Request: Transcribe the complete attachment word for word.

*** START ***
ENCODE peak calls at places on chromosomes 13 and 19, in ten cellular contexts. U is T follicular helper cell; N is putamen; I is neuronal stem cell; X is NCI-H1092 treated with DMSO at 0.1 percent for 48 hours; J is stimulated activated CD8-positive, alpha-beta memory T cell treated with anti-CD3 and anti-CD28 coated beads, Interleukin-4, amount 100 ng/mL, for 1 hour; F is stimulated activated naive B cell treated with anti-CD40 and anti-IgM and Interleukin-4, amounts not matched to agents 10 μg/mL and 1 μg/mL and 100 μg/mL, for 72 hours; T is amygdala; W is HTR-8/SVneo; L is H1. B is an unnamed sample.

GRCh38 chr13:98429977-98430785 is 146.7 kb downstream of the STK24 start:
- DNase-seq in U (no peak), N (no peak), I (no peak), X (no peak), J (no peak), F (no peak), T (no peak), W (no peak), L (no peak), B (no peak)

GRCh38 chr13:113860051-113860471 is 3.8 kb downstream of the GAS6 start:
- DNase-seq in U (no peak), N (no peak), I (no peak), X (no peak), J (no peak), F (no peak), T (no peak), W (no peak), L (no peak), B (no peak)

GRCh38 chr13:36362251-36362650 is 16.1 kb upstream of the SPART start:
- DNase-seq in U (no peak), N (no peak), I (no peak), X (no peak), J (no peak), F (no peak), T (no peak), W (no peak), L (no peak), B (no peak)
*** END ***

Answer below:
ENCODE peak calls at places on chromosomes 13 and 19, in ten cellular contexts. U is T follicular helper cell; N is putamen; I is neuronal stem cell; X is NCI-H1092 treated with DMSO at 0.1 percent for 48 hours; J is stimulated activated CD8-positive, alpha-beta memory T cell treated with anti-CD3 and anti-CD28 coated beads, Interleukin-4, amount 100 ng/mL, for 1 hour; F is stimulated activated naive B cell treated with anti-CD40 and anti-IgM and Interleukin-4, amounts not matched to agents 10 μg/mL and 1 μg/mL and 100 μg/mL, for 72 hours; T is amygdala; W is HTR-8/SVneo; L is H1. B is an unnamed sample.

GRCh38 chr13:98429977-98430785 is 146.7 kb downstream of the STK24 start:
- DNase-seq in U (no peak), N (no peak), I (no peak), X (no peak), J (no peak), F (no peak), T (no peak), W (no peak), L (no peak), B (no peak)

GRCh38 chr13:113860051-113860471 is 3.8 kb downstream of the GAS6 start:
- DNase-seq in U (no peak), N (no peak), I (no peak), X (no peak), J (no peak), F (no peak), T (no peak), W (no peak), L (no peak), B (no peak)

GRCh38 chr13:36362251-36362650 is 16.1 kb upstream of the SPART start:
- DNase-seq in U (no peak), N (no peak), I (no peak), X (no peak), J (no peak), F (no peak), T (no peak), W (no peak), L (no peak), B (no peak)